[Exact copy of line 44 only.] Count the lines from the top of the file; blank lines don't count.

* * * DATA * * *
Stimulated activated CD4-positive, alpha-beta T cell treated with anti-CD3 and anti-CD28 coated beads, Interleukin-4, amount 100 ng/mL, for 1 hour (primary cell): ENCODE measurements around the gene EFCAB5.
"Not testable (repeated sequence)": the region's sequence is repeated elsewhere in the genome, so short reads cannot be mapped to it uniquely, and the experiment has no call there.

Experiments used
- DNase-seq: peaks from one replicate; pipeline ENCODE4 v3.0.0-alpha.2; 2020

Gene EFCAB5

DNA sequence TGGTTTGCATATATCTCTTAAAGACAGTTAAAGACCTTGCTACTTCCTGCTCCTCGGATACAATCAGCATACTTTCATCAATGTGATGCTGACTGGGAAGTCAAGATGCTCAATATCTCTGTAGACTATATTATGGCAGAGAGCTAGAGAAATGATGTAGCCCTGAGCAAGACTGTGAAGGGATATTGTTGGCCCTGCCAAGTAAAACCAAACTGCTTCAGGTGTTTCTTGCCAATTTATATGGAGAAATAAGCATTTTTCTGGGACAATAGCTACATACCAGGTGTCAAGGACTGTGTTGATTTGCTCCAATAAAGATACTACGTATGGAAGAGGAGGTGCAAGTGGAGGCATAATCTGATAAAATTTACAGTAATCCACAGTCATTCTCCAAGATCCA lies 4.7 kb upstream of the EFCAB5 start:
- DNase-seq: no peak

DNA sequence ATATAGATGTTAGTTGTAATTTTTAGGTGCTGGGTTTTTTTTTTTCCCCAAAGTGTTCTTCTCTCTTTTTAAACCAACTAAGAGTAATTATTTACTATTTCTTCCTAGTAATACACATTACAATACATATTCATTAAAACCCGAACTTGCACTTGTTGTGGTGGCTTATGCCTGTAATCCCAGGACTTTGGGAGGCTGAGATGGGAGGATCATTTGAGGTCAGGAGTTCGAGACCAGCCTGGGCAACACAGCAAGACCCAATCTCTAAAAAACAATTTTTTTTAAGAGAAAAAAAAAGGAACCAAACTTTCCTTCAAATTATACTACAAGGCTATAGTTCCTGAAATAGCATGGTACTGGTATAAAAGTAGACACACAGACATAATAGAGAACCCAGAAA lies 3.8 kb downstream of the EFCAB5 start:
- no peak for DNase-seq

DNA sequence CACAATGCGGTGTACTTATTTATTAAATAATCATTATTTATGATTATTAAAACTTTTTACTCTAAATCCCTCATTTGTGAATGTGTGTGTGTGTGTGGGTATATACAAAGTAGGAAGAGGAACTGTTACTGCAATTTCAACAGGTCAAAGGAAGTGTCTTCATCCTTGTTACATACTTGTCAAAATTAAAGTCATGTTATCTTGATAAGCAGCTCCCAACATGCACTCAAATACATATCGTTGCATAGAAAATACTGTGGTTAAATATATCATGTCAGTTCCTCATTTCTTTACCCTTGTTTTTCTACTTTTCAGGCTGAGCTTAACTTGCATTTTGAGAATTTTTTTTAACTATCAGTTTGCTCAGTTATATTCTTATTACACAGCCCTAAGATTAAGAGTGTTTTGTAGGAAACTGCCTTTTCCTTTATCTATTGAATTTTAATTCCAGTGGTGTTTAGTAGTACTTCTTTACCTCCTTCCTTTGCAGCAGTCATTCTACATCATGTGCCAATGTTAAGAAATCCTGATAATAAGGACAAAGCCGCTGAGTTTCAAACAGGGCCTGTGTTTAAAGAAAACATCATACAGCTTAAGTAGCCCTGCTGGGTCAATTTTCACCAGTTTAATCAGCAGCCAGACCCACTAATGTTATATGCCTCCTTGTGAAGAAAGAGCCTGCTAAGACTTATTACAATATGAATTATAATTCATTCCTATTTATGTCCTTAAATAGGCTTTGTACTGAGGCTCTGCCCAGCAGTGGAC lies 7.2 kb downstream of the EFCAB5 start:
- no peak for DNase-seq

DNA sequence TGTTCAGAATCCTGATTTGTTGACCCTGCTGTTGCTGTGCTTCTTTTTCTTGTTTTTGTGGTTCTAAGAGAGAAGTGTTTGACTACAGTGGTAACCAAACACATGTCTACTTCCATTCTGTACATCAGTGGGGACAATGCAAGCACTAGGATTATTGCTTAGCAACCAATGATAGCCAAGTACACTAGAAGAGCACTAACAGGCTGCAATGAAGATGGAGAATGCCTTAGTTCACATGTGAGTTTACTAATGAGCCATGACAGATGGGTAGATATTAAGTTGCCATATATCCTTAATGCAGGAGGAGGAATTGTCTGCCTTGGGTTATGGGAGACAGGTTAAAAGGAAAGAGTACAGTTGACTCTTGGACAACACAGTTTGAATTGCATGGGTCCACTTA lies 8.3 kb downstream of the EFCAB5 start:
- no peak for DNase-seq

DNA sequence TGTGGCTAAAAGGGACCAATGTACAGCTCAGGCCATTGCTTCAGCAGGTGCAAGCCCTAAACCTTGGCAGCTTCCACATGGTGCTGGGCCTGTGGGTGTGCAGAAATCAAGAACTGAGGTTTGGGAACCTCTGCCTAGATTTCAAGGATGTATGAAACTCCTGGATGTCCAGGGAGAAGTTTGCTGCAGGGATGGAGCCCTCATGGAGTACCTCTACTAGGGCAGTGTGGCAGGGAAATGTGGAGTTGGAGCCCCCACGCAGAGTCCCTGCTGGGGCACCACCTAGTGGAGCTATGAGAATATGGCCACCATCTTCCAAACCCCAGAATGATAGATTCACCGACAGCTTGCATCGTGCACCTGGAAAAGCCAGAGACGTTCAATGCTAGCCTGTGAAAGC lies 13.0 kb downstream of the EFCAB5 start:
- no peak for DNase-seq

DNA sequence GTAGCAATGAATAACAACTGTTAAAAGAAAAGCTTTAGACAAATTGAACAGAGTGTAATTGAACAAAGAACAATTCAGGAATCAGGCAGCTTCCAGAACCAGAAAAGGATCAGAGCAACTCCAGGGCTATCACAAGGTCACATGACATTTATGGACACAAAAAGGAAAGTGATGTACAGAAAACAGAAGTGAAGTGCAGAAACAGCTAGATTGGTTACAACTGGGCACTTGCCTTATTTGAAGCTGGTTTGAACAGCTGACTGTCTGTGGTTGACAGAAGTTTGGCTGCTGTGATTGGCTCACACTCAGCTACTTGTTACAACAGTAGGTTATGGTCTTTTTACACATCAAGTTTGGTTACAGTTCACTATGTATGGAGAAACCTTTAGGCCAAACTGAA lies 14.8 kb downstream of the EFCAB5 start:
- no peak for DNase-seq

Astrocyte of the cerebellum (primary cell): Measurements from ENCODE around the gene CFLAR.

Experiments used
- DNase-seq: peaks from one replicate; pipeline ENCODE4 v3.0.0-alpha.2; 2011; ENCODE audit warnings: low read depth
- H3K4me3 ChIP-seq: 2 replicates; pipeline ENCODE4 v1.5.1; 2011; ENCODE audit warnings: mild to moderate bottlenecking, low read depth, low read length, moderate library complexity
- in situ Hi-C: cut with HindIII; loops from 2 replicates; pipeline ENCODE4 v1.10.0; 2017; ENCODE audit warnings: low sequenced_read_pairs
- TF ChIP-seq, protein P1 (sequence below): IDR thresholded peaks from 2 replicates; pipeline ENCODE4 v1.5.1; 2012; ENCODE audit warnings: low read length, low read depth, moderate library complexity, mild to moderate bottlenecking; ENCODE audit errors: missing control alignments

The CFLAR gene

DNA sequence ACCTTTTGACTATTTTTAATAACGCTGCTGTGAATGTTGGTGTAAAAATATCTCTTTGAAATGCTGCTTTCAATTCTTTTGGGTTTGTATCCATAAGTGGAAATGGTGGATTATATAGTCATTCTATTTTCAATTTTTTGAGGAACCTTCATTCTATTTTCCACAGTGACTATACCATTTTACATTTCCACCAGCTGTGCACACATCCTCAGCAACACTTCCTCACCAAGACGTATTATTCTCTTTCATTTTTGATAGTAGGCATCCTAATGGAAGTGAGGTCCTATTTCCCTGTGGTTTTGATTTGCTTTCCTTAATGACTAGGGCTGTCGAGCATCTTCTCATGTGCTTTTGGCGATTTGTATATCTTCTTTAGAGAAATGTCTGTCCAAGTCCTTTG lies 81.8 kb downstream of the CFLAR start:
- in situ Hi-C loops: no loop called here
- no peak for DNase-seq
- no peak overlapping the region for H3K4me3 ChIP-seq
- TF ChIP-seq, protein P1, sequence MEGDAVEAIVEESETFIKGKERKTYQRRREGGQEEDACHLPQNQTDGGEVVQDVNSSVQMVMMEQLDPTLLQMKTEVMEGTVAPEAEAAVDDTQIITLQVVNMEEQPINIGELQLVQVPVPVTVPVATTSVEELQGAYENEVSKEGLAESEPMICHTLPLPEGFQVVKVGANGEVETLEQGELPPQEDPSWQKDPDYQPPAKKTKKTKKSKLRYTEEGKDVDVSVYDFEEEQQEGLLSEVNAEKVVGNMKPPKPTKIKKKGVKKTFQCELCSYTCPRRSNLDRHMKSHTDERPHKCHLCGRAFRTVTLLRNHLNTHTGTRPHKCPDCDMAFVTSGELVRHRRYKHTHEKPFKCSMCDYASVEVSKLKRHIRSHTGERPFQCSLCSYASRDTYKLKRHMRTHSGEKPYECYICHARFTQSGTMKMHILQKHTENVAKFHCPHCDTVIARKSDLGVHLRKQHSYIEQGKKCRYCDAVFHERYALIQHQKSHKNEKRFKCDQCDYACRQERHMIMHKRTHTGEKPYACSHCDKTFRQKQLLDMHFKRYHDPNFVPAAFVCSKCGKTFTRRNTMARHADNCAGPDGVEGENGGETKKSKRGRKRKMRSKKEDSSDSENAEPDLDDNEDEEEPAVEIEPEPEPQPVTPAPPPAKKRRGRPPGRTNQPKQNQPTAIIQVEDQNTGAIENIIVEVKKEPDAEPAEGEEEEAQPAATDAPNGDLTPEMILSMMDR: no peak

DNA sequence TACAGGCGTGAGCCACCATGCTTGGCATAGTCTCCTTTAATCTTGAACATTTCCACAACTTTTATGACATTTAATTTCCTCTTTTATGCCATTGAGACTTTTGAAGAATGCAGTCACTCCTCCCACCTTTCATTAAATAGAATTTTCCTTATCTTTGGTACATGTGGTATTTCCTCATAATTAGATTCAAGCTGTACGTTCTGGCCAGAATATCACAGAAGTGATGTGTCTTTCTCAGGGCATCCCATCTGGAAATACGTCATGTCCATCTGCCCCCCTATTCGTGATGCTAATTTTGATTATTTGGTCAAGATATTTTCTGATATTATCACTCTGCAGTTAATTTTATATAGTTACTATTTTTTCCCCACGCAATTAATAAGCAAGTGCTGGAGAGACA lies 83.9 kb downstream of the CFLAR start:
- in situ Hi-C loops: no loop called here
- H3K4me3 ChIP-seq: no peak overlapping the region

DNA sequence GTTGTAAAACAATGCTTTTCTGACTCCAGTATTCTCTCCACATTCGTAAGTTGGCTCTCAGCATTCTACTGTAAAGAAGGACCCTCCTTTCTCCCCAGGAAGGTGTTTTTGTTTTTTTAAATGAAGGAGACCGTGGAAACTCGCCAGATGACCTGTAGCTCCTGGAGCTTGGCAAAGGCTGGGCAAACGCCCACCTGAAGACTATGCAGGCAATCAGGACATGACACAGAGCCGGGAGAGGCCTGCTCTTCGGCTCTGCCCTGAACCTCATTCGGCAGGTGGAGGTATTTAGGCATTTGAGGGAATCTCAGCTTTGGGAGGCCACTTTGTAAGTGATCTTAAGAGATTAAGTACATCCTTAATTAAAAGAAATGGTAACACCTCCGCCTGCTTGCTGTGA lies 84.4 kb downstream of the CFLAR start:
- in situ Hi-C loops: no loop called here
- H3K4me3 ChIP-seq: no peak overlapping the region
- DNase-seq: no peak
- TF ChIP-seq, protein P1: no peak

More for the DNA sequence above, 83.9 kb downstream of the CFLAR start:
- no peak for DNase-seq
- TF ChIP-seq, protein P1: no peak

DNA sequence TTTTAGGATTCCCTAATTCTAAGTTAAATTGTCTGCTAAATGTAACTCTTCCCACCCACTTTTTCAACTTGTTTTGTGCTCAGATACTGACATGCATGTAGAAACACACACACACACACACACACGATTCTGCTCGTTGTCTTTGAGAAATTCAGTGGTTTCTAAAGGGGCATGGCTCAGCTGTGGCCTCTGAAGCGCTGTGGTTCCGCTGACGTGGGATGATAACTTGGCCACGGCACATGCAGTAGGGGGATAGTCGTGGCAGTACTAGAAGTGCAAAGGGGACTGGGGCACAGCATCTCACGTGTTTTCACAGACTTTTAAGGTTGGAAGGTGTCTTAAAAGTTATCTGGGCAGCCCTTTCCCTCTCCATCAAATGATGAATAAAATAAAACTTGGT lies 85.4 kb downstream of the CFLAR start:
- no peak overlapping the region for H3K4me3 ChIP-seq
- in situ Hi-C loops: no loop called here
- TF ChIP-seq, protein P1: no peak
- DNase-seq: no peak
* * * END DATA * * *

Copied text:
- TF ChIP-seq, protein P1: no peak